Read the whole article here.

Monday, December 9, 2013

Happy Birthday Roast for My Little Brother

My brother turned 22 yesterday, but he’ll have to wait until I see him for Christmas before he gets his gift. I like to save on postage.

Twenty-two years ago, his birthday was also on a Sunday, and it was fun. My parents had me stay over at a nearby friend’s house who had a ton of video games, including Super Mario Bros. 3. I was elated. I was a singing angel in my church’s Christmas pageant that morning, and after my dad picked me up from video game heaven to see my newborn brother at the hospital, we stopped at McDonald’s on the way home (every 8-year-old boy’s dream), and I finally got the Happy Meal toy “Wonder Pig,” to complete my collection of Looney Tunes superheroes (along with SuperBugs, BatDuck and The Tasmanian Flash).

Yeah, my brother’s birth was awesome. My dad had to remind me that announcing his birth was a higher priority at grade school the next morning than announcing I had gotten “Wonder Pig.”

He was fun to babysit. We watched a lot of fun movies and ate popcorn together. But as my brother grew older, he got more annoying. I started my struggle with weight, and he fell in love with fruits and vegetables. I had my array of soccer “participation” pins, and he entered the era of “participation” trophies. Then he started using his scooter to run over the Brio tracks I’d made him. He just couldn’t stand that I would want to watch Bob Saget’s America’s Funniest Home Videos without him, and he was starting to beat me as Fox McCloud in Super Smash Bros. and with his warthog double-barreled pistol in our Nerf battles. He also preemptively adopted (more like kidnapped) all my stuffed animals and renamed them. That hurt.

Thankfully, as my little brother grew older, he began to know his place as I was still (I thought) smarter than him and could at least wrestle him into submission. He was a frantic and creative comic, like the squirrel in Ice Age. He was a good jester for our family.

Now he’s probably smarter and stronger than me. He’s about to graduate from college and have a job in another part of the country. I’m proud of him, and now he’ll be even better (which I didn’t think was possible) at leaving me alone. Despite eight years of age and other types of relational distance we’ve experienced, he gave me the complete “little brother” experience, both the positive and negative parts. And I will always make time, for the rest of my life, to annoy him. As payback.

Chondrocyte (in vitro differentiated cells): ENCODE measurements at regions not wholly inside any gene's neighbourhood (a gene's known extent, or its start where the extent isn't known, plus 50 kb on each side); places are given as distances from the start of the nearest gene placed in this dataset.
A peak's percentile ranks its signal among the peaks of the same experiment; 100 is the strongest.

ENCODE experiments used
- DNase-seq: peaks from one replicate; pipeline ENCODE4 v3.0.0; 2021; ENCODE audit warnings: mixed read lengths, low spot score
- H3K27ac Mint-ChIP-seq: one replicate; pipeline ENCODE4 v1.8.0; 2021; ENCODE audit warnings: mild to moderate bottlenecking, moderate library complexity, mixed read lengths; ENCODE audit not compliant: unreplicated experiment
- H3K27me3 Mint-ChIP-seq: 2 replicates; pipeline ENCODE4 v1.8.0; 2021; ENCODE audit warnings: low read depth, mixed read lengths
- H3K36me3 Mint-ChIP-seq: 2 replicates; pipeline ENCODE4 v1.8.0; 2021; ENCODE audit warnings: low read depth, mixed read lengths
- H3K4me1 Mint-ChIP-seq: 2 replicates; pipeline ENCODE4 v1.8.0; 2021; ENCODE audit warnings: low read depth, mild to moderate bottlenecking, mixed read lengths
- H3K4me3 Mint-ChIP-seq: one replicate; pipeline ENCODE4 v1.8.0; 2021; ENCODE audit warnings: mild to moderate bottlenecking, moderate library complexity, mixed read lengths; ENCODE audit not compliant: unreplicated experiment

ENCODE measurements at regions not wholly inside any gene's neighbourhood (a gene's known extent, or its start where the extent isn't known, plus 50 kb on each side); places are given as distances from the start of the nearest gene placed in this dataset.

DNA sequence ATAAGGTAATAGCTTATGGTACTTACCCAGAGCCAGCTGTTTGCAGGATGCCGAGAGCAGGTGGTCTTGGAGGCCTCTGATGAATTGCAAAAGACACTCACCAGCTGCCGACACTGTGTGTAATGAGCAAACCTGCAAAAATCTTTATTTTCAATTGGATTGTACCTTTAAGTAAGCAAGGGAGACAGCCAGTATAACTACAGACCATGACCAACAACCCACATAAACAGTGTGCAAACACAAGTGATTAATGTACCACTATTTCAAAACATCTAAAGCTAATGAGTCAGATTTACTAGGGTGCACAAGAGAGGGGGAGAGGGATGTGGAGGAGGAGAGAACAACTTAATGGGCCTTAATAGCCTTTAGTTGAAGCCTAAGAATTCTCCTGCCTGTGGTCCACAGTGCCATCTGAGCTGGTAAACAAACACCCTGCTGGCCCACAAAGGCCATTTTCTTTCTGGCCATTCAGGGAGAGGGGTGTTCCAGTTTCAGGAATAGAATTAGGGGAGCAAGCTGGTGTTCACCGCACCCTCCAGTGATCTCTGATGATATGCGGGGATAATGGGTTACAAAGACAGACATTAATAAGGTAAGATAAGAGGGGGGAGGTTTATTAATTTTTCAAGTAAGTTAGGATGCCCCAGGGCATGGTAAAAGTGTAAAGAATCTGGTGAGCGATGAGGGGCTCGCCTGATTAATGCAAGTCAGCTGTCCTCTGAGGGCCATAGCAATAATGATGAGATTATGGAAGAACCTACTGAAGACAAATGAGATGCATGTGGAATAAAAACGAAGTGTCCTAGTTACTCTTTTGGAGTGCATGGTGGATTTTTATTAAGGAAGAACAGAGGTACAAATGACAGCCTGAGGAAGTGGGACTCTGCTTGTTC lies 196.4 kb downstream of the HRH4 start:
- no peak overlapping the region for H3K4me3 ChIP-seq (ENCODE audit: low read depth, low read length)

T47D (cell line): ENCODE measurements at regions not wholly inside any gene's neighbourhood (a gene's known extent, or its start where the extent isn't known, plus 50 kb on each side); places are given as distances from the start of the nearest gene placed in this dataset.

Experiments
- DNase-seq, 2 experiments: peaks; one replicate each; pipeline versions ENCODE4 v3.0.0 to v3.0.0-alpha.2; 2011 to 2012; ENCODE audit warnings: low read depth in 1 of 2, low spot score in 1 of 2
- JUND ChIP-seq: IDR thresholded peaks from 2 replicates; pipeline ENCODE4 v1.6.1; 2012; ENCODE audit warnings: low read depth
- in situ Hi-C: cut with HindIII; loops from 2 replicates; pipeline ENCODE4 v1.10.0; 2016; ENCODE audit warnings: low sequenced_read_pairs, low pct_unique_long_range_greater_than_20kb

So, happy birthday to my little brother. 

Thursday, December 5, 2013

'Twere the Days Before Christmas

(This is best read in a narratorial tone with a mild British accent).

‘Twere the days before Christmas, when all ’round David’s town
Not an Israelite was smiling, but more likely to frown.
Zechariah laid the incense by the altar with care,
Frightened to see the angel Gabriel there.

For God made a promise to the elderly gent 
A Spirit-filled baby will lead many to repent.
He will shout from the wilderness, ‘Prepare ye the way.
‘Be righteous and charitable as we wait for the day.’

He’d be dressed in camel hair, from his head to his foot,
Eating locusts, wild honey and never staying put.
Zechariah’s son’s message would cause the rich strife,
And immerse the lowly and unholy in new life. 

For Zechariah’s son, John would be his name, 
Would bring God’s righteousness and saving plan to fame.
John’s birth would be one of many miracles to come,
But because Zechariah doubted, he then became mum.

But though Zechariah could not speak of his glee,
his wife Elizabeth praised God for pregnancy.
Though the land was morose under Caesar’s quick sword,
There was then a sense of hope in the Lord.

Then, in Nazareth where hearts are gloom laden
The same angel appeared to a humble young maiden
Her name was Mary; she was celibate and lowly
But she would give birth to One Most Holy.

His name would be Jesus, meaning ‘one who saves’
He would rescue many bound for a perennial grave
For His kingdom’s rule would never be undone      
And He would be called God’s very own Son

Mary was frightened and joyful at once
But submitted herself to God at this bunce
With haste, she trekked miles, perhaps more than a dozen
To see Elizabeth, who was also her cousin

When Mary saw Elizabeth, John jumped in her womb
For joy was tangible in that little room
Then Mary composed a psalm of great praise
For His humble servants the Lord would raise

Later John was born, but his name still debated
And the mute Zechariah became quite frustrated
He wrote ‘John’ on a tablet, giving the final word
And his voice then came back, everyone shockingly heard

Zechariah then went from priest to prophet
And spoke of his newborn’s God-given docket
Along with the salvation that God would afford
And everyone in Judea had fear of the Lord

Then back in Nazareth, Mary’s betrothed then heard
From Caesar, that another census was spurred.
So Joseph and Mary, in her maternity gown,
Would trek to Bethlehem, Joseph’s hometown.

The carpenter and his gravid fiancee packed all day,
 and hopped on a donkey for a small place to stay.
Their loved ones watched until they trekked out of sight,
Shrugging, “Safe travels and have a good night!”

Though it seemed to many that God’s world had crumbled
He was, in fact, blessing families faithful but humble
Through a miraculous conception and an incarnate birth
This is how God would come save the earth